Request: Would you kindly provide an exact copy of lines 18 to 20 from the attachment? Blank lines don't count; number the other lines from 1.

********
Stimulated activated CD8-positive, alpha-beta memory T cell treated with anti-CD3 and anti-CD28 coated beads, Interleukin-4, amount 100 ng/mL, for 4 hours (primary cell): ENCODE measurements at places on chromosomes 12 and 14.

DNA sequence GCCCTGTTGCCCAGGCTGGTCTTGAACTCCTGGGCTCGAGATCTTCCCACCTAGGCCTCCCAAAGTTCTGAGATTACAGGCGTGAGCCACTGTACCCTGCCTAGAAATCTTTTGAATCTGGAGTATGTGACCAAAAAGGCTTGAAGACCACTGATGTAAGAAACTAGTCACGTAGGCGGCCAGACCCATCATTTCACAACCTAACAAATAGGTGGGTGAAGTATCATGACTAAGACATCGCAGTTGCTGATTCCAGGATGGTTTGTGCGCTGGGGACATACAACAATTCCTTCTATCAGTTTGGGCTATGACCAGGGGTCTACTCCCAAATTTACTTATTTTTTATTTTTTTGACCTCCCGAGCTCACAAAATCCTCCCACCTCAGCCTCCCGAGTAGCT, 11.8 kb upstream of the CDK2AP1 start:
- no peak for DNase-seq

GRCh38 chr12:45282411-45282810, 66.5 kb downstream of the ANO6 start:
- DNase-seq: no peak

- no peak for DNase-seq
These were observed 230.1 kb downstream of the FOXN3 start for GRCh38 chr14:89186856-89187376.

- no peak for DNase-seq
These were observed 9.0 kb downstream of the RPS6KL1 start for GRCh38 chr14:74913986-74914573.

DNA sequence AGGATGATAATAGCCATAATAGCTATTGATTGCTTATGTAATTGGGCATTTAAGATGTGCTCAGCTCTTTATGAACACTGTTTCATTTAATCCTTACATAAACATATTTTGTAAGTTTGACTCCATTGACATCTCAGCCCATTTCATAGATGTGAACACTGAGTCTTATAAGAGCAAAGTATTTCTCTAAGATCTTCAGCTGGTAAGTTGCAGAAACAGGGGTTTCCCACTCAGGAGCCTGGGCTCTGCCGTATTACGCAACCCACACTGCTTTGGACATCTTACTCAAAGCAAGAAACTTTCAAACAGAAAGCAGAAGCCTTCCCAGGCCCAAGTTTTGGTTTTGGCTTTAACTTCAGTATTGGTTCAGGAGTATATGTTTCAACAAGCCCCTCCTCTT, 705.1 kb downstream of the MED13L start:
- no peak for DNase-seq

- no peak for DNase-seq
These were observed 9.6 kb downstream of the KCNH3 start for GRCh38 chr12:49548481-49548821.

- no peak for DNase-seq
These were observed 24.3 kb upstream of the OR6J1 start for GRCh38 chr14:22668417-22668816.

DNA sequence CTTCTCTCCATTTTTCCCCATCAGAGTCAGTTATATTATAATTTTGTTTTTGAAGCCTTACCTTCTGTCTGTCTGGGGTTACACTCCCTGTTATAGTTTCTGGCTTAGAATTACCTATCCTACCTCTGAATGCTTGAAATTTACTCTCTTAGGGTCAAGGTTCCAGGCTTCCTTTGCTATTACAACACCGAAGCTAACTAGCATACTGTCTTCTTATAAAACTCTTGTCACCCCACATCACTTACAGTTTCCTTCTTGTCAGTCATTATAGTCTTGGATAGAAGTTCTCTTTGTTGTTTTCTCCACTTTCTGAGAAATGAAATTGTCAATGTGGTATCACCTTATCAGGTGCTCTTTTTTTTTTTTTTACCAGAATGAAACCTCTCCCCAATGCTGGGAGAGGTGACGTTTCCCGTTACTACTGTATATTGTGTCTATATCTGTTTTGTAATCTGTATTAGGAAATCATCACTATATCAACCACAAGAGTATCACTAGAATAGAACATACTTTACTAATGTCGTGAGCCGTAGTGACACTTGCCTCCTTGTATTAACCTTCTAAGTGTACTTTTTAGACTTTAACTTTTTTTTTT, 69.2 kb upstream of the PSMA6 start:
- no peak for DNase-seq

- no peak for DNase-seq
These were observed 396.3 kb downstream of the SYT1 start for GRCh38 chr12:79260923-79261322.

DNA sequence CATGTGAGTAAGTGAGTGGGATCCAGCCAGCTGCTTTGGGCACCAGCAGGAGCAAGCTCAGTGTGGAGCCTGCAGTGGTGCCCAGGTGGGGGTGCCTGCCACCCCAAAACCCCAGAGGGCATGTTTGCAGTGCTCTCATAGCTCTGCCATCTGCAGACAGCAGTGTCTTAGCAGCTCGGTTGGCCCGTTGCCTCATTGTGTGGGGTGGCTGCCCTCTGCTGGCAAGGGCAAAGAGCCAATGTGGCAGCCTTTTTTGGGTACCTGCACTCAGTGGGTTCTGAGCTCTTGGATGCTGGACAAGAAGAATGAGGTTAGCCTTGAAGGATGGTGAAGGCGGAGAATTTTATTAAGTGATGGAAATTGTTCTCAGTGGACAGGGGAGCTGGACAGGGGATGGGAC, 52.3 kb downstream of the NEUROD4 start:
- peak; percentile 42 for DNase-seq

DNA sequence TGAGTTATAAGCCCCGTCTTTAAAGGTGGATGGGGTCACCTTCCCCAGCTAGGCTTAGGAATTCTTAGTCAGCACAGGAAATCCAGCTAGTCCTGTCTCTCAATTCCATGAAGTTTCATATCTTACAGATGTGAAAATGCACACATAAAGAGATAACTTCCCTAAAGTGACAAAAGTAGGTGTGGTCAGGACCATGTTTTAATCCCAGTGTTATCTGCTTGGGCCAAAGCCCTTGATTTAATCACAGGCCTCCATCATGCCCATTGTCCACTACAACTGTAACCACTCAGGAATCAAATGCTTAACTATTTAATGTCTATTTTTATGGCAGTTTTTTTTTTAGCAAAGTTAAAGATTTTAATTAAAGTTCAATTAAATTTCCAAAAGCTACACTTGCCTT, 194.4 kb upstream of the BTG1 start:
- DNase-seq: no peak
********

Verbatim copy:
- no peak for DNase-seq
These were observed 396.3 kb downstream of the SYT1 start for GRCh38 chr12:79260923-79261322.

DNA sequence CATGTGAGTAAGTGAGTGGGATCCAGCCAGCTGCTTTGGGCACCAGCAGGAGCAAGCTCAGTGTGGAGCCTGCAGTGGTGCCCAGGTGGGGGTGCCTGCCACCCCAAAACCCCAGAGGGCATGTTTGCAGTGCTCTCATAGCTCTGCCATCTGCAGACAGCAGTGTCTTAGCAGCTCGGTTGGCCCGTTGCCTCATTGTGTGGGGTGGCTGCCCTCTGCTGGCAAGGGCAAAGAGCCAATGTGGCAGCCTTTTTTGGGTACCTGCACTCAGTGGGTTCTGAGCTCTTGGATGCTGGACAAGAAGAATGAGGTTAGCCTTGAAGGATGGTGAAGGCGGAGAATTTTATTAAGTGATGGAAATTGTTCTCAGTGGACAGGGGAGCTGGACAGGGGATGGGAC, 52.3 kb downstream of the NEUROD4 start: